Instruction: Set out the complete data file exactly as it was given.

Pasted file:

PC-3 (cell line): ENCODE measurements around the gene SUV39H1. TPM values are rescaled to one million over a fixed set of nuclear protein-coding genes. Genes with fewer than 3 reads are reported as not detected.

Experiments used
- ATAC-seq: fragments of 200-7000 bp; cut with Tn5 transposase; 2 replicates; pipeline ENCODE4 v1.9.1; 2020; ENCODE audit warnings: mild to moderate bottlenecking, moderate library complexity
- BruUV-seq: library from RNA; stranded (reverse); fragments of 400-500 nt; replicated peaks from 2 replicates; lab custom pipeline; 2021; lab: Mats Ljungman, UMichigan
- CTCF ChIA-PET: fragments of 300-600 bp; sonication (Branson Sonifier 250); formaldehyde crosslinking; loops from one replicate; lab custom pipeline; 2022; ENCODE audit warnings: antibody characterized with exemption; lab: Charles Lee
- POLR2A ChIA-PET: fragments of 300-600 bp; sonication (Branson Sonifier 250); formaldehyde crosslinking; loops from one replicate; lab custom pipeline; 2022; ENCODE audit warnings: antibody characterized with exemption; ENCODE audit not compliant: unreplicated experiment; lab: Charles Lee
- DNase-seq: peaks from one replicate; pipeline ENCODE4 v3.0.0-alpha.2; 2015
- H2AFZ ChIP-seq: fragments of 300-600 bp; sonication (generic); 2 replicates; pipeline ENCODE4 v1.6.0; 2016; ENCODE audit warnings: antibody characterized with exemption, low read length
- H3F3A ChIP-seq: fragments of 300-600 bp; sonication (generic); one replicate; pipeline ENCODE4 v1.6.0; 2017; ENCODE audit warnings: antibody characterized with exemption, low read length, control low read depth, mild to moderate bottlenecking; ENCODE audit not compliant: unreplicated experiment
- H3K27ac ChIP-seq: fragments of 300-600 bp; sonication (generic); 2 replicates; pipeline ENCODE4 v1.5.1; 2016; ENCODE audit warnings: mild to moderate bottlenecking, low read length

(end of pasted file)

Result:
PC-3 (cell line): ENCODE measurements around the gene SUV39H1. TPM values are rescaled to one million over a fixed set of nuclear protein-coding genes. Genes with fewer than 3 reads are reported as not detected.

Experiments used
- ATAC-seq: fragments of 200-7000 bp; cut with Tn5 transposase; 2 replicates; pipeline ENCODE4 v1.9.1; 2020; ENCODE audit warnings: mild to moderate bottlenecking, moderate library complexity
- BruUV-seq: library from RNA; stranded (reverse); fragments of 400-500 nt; replicated peaks from 2 replicates; lab custom pipeline; 2021; lab: Mats Ljungman, UMichigan
- CTCF ChIA-PET: fragments of 300-600 bp; sonication (Branson Sonifier 250); formaldehyde crosslinking; loops from one replicate; lab custom pipeline; 2022; ENCODE audit warnings: antibody characterized with exemption; lab: Charles Lee
- POLR2A ChIA-PET: fragments of 300-600 bp; sonication (Branson Sonifier 250); formaldehyde crosslinking; loops from one replicate; lab custom pipeline; 2022; ENCODE audit warnings: antibody characterized with exemption; ENCODE audit not compliant: unreplicated experiment; lab: Charles Lee
- DNase-seq: peaks from one replicate; pipeline ENCODE4 v3.0.0-alpha.2; 2015
- H2AFZ ChIP-seq: fragments of 300-600 bp; sonication (generic); 2 replicates; pipeline ENCODE4 v1.6.0; 2016; ENCODE audit warnings: antibody characterized with exemption, low read length
- H3F3A ChIP-seq: fragments of 300-600 bp; sonication (generic); one replicate; pipeline ENCODE4 v1.6.0; 2017; ENCODE audit warnings: antibody characterized with exemption, low read length, control low read depth, mild to moderate bottlenecking; ENCODE audit not compliant: unreplicated experiment
- H3K27ac ChIP-seq: fragments of 300-600 bp; sonication (generic); 2 replicates; pipeline ENCODE4 v1.5.1; 2016; ENCODE audit warnings: mild to moderate bottlenecking, low read length